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Jonathan Waxman

Wed, 05/14/2008 - 19:23
Submitted by admin_rg
Jonathan Waxman
Barbuto New York

Monday, September 15 1:00PM—2:10PM

Culinary Trailblazers Business Seminar


Jonathan Waxman has influenced the American culinary world for the past 30 years, working alongside and training many of the country’s most notable chefs.

Waxman first stepped into the culinary scene in 1970 when he decided to retire from a career as a professional trombonist to enroll in the La Varenne cooking school in Paris where he was trained and inspired by several renowned 3-star chefs. Waxman later returned to California where he began to define his new-found voice in the culinary community.

After working in kitchens of such well-known restaurants as Chez Panisse in Berkeley and Michael’s in Los Angeles, Waxman took his West Coast culinary style east, opening Jams in New York City in 1984. With the likes of Julia Child, James Beard, and Wolfgang Puck frequenting his new restaurant, Waxman established himself among the most prominent names on the American culinary scene. In 2002, Waxman opened the acclaimed Washington Park, which was followed two years later by Barbuto a restaurant serving easy Italian-inspired food in New York’s West Village. In November 2007, he opened an outpost of BarbutoBarbuto Guadeloupe — on the Caribbean island of Guadeloupe, where he sources all of his ingredients from local purveyors. This past February, Waxman unveiled Madaleine Mae on New York’s Upper West Side, which offers Southern fare in an urban environment.

Waxman is the author of A Great American Cook (Houghton Mifflin, 2007), which is a culmination of his culinary vision and love for creating bold flavors with simple ingredients. For his contributions to the culinary world, Waxman was named one the most influential Americans by Esquire magazine.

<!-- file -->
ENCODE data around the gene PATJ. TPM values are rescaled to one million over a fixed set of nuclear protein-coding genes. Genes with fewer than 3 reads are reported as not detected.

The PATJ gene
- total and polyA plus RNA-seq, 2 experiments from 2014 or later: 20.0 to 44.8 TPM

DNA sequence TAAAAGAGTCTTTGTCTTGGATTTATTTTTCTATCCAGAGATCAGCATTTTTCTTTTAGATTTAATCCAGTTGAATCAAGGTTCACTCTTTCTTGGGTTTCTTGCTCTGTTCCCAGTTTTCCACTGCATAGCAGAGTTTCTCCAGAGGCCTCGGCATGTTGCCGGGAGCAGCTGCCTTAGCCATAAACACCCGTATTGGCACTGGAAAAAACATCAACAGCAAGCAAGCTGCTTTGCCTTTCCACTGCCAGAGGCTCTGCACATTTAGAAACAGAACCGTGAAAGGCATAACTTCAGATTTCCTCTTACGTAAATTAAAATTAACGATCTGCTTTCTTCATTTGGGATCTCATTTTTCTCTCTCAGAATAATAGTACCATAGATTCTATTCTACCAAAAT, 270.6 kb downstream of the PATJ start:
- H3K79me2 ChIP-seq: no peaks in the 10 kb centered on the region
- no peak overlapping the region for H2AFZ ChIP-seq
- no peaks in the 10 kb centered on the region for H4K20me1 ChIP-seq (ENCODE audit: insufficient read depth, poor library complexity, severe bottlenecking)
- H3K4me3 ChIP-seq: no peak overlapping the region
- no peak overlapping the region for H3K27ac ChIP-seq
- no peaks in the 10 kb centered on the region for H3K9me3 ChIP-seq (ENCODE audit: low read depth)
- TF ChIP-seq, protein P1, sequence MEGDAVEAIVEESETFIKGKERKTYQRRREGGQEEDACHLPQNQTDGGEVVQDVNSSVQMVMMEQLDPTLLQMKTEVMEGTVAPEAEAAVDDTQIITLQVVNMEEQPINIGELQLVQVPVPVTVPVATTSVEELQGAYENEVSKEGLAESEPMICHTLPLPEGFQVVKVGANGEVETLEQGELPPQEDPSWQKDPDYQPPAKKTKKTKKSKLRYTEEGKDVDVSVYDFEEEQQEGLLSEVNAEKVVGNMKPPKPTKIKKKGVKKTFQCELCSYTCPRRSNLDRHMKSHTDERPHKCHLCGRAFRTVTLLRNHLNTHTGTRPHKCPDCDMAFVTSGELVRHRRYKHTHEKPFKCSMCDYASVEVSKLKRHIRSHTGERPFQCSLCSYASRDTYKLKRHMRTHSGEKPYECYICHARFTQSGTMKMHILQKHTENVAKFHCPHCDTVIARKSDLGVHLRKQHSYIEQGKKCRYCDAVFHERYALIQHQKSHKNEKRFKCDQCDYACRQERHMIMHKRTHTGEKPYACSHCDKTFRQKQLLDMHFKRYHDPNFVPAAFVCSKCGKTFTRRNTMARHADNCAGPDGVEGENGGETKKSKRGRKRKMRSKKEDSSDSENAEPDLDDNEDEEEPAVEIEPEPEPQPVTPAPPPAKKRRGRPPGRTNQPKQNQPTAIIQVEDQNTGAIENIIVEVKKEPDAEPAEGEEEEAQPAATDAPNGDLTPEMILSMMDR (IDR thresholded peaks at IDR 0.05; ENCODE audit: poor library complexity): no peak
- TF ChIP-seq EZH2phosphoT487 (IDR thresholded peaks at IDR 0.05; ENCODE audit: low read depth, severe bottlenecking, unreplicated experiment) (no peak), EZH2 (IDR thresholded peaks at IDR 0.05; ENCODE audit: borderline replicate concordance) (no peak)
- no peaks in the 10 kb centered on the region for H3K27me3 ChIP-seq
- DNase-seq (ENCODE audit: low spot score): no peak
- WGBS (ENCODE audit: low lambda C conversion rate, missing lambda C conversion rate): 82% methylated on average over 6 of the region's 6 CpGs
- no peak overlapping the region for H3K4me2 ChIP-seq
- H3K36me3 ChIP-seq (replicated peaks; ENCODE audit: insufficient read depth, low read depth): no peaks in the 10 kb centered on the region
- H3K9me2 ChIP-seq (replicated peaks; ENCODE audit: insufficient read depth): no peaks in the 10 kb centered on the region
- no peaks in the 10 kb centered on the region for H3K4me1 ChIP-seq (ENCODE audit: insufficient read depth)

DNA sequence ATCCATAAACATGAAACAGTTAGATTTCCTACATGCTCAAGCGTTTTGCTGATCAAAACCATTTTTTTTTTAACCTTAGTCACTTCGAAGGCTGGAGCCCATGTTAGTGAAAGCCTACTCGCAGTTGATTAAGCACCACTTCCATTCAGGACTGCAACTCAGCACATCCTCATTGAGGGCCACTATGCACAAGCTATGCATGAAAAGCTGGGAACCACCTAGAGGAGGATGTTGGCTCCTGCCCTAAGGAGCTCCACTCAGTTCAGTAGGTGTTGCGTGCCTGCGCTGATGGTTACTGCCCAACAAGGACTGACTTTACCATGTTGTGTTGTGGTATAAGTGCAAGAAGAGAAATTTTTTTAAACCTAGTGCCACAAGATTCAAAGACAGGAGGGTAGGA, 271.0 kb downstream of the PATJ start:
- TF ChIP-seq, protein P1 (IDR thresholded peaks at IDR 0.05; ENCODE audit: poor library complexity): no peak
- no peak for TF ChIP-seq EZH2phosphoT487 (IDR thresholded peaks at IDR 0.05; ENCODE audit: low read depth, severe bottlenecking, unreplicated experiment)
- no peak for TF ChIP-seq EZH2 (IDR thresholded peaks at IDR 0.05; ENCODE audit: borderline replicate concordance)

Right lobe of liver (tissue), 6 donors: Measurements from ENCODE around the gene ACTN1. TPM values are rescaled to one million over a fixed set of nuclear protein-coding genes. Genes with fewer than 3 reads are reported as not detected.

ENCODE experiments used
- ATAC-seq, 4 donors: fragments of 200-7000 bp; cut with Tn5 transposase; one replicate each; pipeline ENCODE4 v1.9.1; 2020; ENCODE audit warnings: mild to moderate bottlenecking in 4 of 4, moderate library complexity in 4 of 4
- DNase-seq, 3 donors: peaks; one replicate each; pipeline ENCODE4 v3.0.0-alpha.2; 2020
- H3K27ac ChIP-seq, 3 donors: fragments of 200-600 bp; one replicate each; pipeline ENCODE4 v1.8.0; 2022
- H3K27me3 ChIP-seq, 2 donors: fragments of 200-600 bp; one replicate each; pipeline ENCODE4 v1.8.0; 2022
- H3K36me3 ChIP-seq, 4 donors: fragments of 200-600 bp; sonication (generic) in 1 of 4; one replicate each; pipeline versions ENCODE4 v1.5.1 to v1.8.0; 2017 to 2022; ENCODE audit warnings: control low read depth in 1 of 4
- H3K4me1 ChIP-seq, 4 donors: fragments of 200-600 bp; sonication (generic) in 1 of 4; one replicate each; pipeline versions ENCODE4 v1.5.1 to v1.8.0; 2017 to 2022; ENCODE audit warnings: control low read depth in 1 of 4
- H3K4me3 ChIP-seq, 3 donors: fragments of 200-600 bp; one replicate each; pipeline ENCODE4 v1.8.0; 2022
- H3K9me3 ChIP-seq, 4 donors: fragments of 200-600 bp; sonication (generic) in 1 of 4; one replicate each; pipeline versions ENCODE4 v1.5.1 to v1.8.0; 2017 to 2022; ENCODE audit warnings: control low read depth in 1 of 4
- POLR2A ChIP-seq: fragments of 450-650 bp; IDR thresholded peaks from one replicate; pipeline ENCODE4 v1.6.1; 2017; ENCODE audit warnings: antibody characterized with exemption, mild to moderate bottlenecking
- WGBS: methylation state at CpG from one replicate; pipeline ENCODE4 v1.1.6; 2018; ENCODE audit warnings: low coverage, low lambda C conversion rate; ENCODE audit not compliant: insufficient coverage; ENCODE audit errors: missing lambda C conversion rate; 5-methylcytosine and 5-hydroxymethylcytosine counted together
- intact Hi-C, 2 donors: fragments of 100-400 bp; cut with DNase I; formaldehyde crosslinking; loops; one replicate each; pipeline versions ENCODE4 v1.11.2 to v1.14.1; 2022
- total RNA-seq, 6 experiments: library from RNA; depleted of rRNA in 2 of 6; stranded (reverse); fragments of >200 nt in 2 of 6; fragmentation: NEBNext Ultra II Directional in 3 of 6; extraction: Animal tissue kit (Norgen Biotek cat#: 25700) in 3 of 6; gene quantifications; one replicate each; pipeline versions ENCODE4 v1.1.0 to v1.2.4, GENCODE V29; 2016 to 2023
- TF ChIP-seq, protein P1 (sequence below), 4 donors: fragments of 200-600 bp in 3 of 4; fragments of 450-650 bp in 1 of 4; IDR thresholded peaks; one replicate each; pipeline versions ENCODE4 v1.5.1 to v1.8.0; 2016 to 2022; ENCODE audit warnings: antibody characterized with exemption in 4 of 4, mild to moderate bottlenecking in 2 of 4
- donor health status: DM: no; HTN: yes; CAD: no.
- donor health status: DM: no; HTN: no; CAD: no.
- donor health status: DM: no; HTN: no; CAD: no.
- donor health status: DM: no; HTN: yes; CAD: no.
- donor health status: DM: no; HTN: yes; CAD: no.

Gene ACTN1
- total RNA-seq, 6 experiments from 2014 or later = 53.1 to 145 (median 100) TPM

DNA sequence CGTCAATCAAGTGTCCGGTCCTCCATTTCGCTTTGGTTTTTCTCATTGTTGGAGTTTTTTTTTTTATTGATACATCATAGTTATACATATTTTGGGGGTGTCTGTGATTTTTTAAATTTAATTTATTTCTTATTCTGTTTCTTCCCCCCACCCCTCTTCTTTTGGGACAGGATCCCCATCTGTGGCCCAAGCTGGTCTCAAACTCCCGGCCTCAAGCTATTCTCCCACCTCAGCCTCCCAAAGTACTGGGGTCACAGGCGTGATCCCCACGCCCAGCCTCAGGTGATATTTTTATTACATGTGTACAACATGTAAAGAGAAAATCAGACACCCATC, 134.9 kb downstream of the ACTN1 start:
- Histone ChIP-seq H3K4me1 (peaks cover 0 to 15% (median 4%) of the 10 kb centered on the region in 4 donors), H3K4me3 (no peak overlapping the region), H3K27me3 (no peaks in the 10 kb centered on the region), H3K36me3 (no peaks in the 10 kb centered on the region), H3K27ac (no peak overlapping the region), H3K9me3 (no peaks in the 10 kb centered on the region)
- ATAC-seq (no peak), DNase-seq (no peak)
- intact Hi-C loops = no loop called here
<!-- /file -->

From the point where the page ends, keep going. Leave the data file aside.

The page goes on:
Jams Free Range Chicken & French Fries
Chef Jonathan Waxman of Barbuto – New York, NY
Adapted by

Yield: 4 Servings

• 2 4-pound free range chickens
• Salt and cracked black pepper
• 4 pounds organic russet potatoes
• 1 quart peanut oil
• Sea salt
• 2 tablespoons chopped tarragon
• 4 tablespoons butter
• 1 bunch wild watercress

To butcher the chickens: cut an incision along the breast bone and slice down on the left hemisphere, cutting through the wing joint. Continue cutting back along the backbone (lifting the breast as you go, include the “oyster”), and then cut under the thigh. Repeat on the other sides. Place the chicken on a cutting board, skin side down, and debone the leg and thigh. The result is a half chicken, devoid of any bones except for the wing. Cut the wing down to the base joint. Season the halves with sea salt and fresh black pepper. Peel the potatoes and cut into 3/8-inch x 3-inch rectangles. Soak the fries in ice water for one hour. Heat oil to 300ºF. Remove the fries from water and dry thoroughly. Blanch the potatoes, in batches, in the oil, cooking until cooked through, but not colored. Chill for one hour. Prepare a grill with Mesquite charcoal. When ready, grill the chicken halves, skin-side down, for 15 minutes or so. Turn after 7 minutes to create crossing grill marks. Turn over and cook until chickens are done, for another 8 to 10 minutes. While chickens are grilling, heat oil to 375ºF and cook fries until golden. Season with sea salt.

To Assemble and Serve:
Combine butter and tarragon in a small saucepan over medium heat; season and keep warm. Scatter the watercress on a platter and top with hot chicken halves. Sauce the halves with the tarragon butter, and add the fries on top or on the side. Serve hot!

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